Southern Poultry Research Inc

Athens, GA, United States

Southern Poultry Research Inc

Athens, GA, United States
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Lumpkins B.S.,Southern Poultry Research Inc | Lee M.D.,University of Georgia
Poultry Science | Year: 2010

The gastrointestinal tract (GIT) of each animal species provides a unique niche for specialized intestinal bacterial communities to thrive, and in poultry this is no exception. However, little is known about how the bacterial community varies among these different genetic lines of chickens, especially of those with various growth rates. Therefore, an experiment was conducted to observe and evaluate the changes in the bacterial community and GIT development of a modern multipurpose strain, high-yield strain, and a historic strain, Athens Canadian Random Bred (ACR), of broilers. All birds were fed a standard nonmedicated corn-soybean meal broiler starter diet ad libitum from 0 to 35 d of age. Intestinal measurements and bacterial analysis of the ileum were conducted at 4, 8, 14, 21, and 35 d of age. Bacterial DNA was isolated from the digesta, and the distribution of bacterial 16S rRNA sequence polymorphisms was analyzed by a combination of denaturing gradient gel electrophoresis and terminal restriction fragment length polymorphisms. The multipurpose chicks performed the best from 0 to 14 d of age; however, overall performance was similar for the multipurpose and the high-yield broilers. The ACR birds had the poorest performance at all periods measured. The overall relative weight of the jejunum and ileum was not different between the 3 genetic lines, but the ACR birds had the longest relative jejunum and ileum lengths. Furthermore, the multipurpose birds had the longest villi height, whereas the ACR birds had the shortest villi height in the jejunum and ileum at all measuring periods. Based on denaturing gradient gel electrophoresis, the multipurpose and high-yield broilers had similar bacterial communities at all ages. Regardless of the genetic line of broiler, the bacterial community changed with age. Performance, GIT measurements, and bacterial community of the ACR differed compared with the modern broilers. The results indicate that the different genetic lines of broilers have varying rates of intestinal development, which may affect performance and the bacterial community. © 2010 Poultry Science Association Inc.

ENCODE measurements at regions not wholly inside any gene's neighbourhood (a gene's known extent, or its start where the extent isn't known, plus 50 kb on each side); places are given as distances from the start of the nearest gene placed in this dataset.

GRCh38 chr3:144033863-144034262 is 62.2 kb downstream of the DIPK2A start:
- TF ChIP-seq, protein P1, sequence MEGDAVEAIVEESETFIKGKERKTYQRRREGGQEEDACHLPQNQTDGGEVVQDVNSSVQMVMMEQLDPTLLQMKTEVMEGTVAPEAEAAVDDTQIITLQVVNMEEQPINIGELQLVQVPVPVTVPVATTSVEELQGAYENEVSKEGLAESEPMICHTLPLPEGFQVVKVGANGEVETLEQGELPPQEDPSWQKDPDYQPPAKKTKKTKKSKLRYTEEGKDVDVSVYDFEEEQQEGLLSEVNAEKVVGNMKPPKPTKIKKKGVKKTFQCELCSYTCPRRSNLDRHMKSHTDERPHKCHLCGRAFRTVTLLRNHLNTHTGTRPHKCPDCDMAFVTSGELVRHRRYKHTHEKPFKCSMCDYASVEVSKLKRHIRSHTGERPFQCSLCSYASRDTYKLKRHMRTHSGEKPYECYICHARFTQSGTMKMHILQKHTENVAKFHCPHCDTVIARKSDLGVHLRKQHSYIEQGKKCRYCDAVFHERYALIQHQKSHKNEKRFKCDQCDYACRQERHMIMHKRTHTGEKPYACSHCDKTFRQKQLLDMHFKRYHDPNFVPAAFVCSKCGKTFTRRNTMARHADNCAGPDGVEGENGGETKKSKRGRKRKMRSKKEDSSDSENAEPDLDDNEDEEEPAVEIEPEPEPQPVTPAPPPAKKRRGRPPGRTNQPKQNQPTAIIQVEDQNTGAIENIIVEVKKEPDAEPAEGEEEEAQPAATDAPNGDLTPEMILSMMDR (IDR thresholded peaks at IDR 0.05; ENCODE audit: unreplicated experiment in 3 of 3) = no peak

Hooge D.M.,Hooge Consulting Service Inc. | Mathis G.F.,Southern Poultry Research Inc | Lumpkins B.,Southern Poultry Research Inc | Ponebsek J.,Tanin Sevnica d. d | Moran D.,Prinova Animal Nutrition
International Journal of Poultry Science | Year: 2012

Dietary Farmatan® Powder (~73% tannins) was used to determine live performance doseresponses of male Cobb broiler chicks on built-up litter top dressed with wood shavings in a summer trial. Dietary Farmatan® tannin concentrations used were: 0 (negative control), 250, 750, or 1,000 ppm. Positive control (antibiotic) diets had BMD® 55 ppm (0-35 days) and Stafac® (35-42 days). Feeds were steam pelleted and fed as crumbles or pellets. There were 45 chicks/pen initially and 8 replicate pens/treatment (8 blocks of 6 pens each; Randomized Complete Block Design; LSD p = 0.05). The body weight (BW) gains were not significantly different from 0-21 d or 0-35 days but from 0-42 days (p = 0.002) were, respectively (kg): 2.238b, 2.238b, 2.299a, 2.282ab, 2.290a, 2.316a. Mortality-adjusted Feed Conversion Ratios (MAFCR) from 0-21 days (p = 0.002) were, respectively: 1.513a, 1.488ab, 1.476bc, 1.469bc, 1.454c and 1.442c. The MAFCR from 0-35 days (p = 0.001) were, respectively: 1.666a, 1.657ab, 1.646abc, 1.626cd, 1.621d and 1.641bcd. The MAFCR from 0-42 days (p = 0.004) were, respectively: 1.694a, 1.698a, 1.685ab, 1.665bc, 1.661bc and 1.655c. Stafac® 22 ppm in finisher (35-42 days) gave the best BW gain and feed conversion ratio. Litter moisture % at 21 days was lower (p = 0.032) using Farmatan® 500, 750, or 1,000 ppm than BMD® 55 ppm and at 42 days was lower (p = 0.046) for each Farmatan® level than for negative control. Farmatan® 750 or 1,000 ppm improved (p=0.008) 42-d litter score (0 driest to 5 wettest) compared to negative control. Mortality % from 0-42 days and litter nitrogen % at 42 days were unaffected by treatment. Farmatan® improved BW gain and MAFCR and promoted drier litter. © Asian Network for Scientific Information, 2012.


Masey O'Neill H.V.,AB Vista Feed Ingredients | Mathis G.,Southern Poultry Research Inc | Lumpkins B.S.,Southern Poultry Research Inc | Bedford M.R.,AB Vista Feed Ingredients
Poultry Science | Year: 2012